2009 BMW K 1300 S | Motorcycle Review
High-Power Sport Performer
An updated high-horsepower engine, slick electronic wizardry, and deep metallic paintwork are only some of the attributes of BMW’s fast, sleek, and sexy K 1300 S. Yes, the improvements over the K 1200 S it replaces go much deeper than merely a 136cc displacement increase. Subtle but useful upgrades to the chassis and drivetrain have combined with the motor to develop the K 1300 into an elegant, high-powered sports performer that is just at home in the twisties as it is on the autobahn.
Lengthening the stroke by just over 5mm has helped the transverse-mounted inline four-which always possessed serious whoop at even modest throttle openings-feel noticeably more powerful. The cylinder head’s intake ports and exhaust valve timing have been revised to improve combustion, and those changes are coupled with a new shorty-style muffler (with exhaust valve to control back pressure) that also contributes to the midrange boost. Interestingly, although peaking with a whopping 103 ft/lbs of torque at 8250 rpm, more usefully, around 90 ft/lbs is found on a mere whiff of throttle between 3500 and 5000 rpm-and this is the part of the power band where most of the riding is actually done.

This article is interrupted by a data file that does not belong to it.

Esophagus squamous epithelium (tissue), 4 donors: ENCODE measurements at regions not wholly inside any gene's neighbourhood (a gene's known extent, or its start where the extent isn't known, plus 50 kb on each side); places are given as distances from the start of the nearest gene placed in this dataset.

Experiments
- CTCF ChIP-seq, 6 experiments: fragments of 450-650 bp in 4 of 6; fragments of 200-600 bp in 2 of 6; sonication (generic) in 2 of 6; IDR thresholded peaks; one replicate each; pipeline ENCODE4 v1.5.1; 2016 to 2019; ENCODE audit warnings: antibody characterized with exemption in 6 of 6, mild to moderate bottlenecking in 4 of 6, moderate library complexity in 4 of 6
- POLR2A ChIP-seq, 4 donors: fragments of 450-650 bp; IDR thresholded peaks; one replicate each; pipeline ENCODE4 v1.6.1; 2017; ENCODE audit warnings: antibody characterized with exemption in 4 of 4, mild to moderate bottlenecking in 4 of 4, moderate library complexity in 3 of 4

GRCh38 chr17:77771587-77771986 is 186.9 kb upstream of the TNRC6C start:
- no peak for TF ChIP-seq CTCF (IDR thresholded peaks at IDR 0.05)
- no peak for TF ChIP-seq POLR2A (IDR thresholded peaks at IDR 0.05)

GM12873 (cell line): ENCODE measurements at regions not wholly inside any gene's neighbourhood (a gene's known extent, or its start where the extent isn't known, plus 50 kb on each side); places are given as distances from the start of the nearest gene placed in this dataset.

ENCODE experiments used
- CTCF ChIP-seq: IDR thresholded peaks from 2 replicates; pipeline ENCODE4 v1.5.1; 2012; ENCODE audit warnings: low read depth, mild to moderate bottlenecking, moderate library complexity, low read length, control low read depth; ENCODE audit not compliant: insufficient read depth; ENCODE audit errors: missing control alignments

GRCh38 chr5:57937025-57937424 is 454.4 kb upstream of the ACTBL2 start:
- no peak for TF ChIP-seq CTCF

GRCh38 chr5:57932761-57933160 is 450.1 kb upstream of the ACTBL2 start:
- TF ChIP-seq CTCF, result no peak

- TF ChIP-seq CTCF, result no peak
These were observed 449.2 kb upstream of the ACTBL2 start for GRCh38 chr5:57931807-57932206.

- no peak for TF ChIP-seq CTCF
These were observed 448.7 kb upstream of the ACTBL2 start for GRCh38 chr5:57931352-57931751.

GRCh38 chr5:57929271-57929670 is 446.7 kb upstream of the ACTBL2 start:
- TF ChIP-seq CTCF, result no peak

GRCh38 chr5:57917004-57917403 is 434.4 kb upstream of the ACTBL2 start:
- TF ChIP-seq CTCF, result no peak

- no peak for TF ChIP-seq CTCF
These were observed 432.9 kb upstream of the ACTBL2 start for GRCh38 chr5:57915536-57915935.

Smooth most of the time, over 5500 rpm (about 90 mph in sixth) there is a light buzz to the engine. But, since it is rarely useful to run at those speeds, I found it to be more of an academic irritation rather than a real complaint.
The new clutch and two-stage driveshaft damper system certainly contribute to the new-found drivetrain smoothness, but it is the redesigned six-ratio gearbox that is the most dramatic improvement, as the previously clunky shifting-especially annoying in the two lowest two gears-has disappeared. The optional Gear Change Assistant (quickshifter) works via a hall-effect switch (no moving parts), and it cuts both fuel and ignition for just a split-second as your foot lifts the lever, allowing smooth, clutchless upshifts without having to chop the throttle; I loved it.
The 175 horsepower peak is not only 8 horses up from the K 1200, but it is delivered 1000 rpm sooner (at 9250). The excellent BMW electronic engine management is an in-house development optimized for partial loads. Fuel is sequentially injected directly into the intake ducts exactly in line with the intake stroke of the respective cylinder, helping to create the smoothness and precise throttle connection I felt-the disconcerting surging at off-throttle that plagued the 1200 has gone. There is still a little hesitation when coming back on to the gas if the engine is spinning around 3500 to 4000 rpm, but it only happened after prolonged deceleration on a closed throttle; the glitch didn’t happen often and for me, did not affect how impressed I was with the K 1300 S.
The chassis has undergone changes, too. Although visually long, don’t be fooled; the K 1300 turns quickly and handles extremely well. A new lightweight aluminum lower control arm on the Duolever front suspension saves 2.2 pounds in unsprung weight and tightens the suspension geometry for quicker turning. The anti-dive advantage of the Hossack front end makes for not just an extremely stable machine in a straight line, but it is also confidence inspiring in tight corners too.